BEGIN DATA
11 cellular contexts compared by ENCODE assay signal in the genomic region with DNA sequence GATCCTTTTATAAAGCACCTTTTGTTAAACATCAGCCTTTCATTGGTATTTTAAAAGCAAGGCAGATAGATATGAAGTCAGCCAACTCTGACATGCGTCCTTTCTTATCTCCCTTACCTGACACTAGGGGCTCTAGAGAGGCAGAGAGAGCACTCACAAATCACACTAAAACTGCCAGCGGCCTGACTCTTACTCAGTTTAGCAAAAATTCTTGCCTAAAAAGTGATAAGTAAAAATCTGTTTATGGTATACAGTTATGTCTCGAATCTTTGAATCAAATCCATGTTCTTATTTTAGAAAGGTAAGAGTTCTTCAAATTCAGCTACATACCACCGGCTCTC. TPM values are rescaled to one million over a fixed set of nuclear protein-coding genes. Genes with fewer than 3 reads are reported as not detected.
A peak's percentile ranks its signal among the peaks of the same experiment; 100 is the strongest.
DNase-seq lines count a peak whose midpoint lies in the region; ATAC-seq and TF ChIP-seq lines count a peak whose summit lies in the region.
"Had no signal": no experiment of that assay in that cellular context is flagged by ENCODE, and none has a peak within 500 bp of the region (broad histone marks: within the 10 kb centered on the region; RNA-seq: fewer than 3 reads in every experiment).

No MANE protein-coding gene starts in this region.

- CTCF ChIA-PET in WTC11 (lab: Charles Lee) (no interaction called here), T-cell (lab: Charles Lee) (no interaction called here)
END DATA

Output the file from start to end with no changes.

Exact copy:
11 cellular contexts compared by ENCODE assay signal in the genomic region with DNA sequence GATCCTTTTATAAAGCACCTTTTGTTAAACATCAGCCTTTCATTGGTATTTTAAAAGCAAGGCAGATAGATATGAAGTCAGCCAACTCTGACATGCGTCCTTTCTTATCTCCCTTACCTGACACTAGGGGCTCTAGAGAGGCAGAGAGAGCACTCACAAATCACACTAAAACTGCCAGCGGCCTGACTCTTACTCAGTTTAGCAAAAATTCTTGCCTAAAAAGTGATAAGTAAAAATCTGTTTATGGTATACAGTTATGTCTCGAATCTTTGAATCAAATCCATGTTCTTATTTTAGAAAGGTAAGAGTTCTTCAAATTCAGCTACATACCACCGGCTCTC. TPM values are rescaled to one million over a fixed set of nuclear protein-coding genes. Genes with fewer than 3 reads are reported as not detected.
A peak's percentile ranks its signal among the peaks of the same experiment; 100 is the strongest.
DNase-seq lines count a peak whose midpoint lies in the region; ATAC-seq and TF ChIP-seq lines count a peak whose summit lies in the region.
"Had no signal": no experiment of that assay in that cellular context is flagged by ENCODE, and none has a peak within 500 bp of the region (broad histone marks: within the 10 kb centered on the region; RNA-seq: fewer than 3 reads in every experiment).

No MANE protein-coding gene starts in this region.

- CTCF ChIA-PET in WTC11 (lab: Charles Lee) (no interaction called here), T-cell (lab: Charles Lee) (no interaction called here)